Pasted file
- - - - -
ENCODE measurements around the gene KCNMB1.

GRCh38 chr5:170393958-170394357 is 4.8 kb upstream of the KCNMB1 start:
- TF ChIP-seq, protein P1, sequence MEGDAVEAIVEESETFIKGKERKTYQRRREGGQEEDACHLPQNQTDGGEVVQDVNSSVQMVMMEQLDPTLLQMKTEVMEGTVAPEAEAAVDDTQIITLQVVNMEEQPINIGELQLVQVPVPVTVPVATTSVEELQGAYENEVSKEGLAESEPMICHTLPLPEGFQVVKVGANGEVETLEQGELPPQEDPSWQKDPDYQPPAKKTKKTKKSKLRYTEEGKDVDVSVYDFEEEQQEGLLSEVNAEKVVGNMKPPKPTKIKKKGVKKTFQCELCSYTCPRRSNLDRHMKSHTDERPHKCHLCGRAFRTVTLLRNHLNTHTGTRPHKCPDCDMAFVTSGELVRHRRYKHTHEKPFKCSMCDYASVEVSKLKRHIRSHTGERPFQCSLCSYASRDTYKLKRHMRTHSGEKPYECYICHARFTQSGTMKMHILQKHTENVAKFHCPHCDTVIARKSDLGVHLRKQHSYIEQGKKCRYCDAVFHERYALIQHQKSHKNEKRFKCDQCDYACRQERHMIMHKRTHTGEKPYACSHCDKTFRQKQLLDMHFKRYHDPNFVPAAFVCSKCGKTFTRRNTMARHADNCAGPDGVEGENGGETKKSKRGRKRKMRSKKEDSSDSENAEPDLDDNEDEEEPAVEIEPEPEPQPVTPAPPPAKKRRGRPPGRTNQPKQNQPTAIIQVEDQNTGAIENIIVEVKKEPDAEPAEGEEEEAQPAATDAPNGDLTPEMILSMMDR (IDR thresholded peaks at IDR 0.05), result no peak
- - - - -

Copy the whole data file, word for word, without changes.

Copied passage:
ENCODE measurements around the gene KCNMB1.

GRCh38 chr5:170393958-170394357 is 4.8 kb upstream of the KCNMB1 start:
- TF ChIP-seq, protein P1, sequence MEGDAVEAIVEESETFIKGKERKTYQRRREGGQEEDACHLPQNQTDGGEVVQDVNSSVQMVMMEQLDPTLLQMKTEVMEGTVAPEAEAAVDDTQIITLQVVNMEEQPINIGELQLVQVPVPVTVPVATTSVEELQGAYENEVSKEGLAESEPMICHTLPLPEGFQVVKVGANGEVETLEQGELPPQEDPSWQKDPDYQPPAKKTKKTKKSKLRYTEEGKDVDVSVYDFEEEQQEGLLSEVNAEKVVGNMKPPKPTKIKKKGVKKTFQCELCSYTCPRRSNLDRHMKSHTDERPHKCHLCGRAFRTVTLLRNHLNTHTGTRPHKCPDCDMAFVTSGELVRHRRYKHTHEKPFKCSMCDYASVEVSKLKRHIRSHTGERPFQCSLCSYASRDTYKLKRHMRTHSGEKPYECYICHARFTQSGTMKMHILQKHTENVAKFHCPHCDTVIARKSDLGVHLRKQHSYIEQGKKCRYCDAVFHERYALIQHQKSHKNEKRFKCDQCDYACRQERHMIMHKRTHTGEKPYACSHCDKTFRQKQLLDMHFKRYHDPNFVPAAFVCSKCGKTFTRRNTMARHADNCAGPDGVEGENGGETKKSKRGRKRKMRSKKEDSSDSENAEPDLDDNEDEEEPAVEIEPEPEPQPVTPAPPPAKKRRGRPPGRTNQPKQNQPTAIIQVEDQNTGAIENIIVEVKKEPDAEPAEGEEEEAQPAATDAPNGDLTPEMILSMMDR (IDR thresholded peaks at IDR 0.05), result no peak